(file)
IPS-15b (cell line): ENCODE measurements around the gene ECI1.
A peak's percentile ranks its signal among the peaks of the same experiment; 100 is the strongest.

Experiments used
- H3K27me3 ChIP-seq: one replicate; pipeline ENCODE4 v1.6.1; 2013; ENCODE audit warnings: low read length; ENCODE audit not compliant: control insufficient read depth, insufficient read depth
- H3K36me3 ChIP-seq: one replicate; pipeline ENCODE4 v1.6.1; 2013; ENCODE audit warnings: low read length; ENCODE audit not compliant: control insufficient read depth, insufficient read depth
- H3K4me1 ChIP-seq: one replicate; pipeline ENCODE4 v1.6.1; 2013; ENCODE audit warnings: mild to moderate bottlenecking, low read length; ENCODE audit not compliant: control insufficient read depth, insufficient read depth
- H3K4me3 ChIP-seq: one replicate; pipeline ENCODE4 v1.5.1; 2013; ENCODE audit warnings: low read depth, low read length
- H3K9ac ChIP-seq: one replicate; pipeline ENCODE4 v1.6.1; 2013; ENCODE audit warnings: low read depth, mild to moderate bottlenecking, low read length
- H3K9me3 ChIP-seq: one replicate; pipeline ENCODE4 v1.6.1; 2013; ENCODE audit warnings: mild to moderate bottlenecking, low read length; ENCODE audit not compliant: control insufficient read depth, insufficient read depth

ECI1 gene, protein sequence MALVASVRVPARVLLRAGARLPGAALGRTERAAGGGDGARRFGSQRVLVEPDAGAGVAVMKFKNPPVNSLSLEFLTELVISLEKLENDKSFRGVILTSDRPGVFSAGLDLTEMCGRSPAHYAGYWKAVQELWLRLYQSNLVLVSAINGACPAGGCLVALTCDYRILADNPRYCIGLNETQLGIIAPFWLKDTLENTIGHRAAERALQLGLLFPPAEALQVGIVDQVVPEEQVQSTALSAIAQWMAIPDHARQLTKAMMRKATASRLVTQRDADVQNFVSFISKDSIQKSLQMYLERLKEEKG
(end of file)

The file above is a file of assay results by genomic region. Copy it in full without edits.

IPS-15b (cell line): ENCODE measurements around the gene ECI1.
A peak's percentile ranks its signal among the peaks of the same experiment; 100 is the strongest.

Experiments used
- H3K27me3 ChIP-seq: one replicate; pipeline ENCODE4 v1.6.1; 2013; ENCODE audit warnings: low read length; ENCODE audit not compliant: control insufficient read depth, insufficient read depth
- H3K36me3 ChIP-seq: one replicate; pipeline ENCODE4 v1.6.1; 2013; ENCODE audit warnings: low read length; ENCODE audit not compliant: control insufficient read depth, insufficient read depth
- H3K4me1 ChIP-seq: one replicate; pipeline ENCODE4 v1.6.1; 2013; ENCODE audit warnings: mild to moderate bottlenecking, low read length; ENCODE audit not compliant: control insufficient read depth, insufficient read depth
- H3K4me3 ChIP-seq: one replicate; pipeline ENCODE4 v1.5.1; 2013; ENCODE audit warnings: low read depth, low read length
- H3K9ac ChIP-seq: one replicate; pipeline ENCODE4 v1.6.1; 2013; ENCODE audit warnings: low read depth, mild to moderate bottlenecking, low read length
- H3K9me3 ChIP-seq: one replicate; pipeline ENCODE4 v1.6.1; 2013; ENCODE audit warnings: mild to moderate bottlenecking, low read length; ENCODE audit not compliant: control insufficient read depth, insufficient read depth

ECI1 gene, protein sequence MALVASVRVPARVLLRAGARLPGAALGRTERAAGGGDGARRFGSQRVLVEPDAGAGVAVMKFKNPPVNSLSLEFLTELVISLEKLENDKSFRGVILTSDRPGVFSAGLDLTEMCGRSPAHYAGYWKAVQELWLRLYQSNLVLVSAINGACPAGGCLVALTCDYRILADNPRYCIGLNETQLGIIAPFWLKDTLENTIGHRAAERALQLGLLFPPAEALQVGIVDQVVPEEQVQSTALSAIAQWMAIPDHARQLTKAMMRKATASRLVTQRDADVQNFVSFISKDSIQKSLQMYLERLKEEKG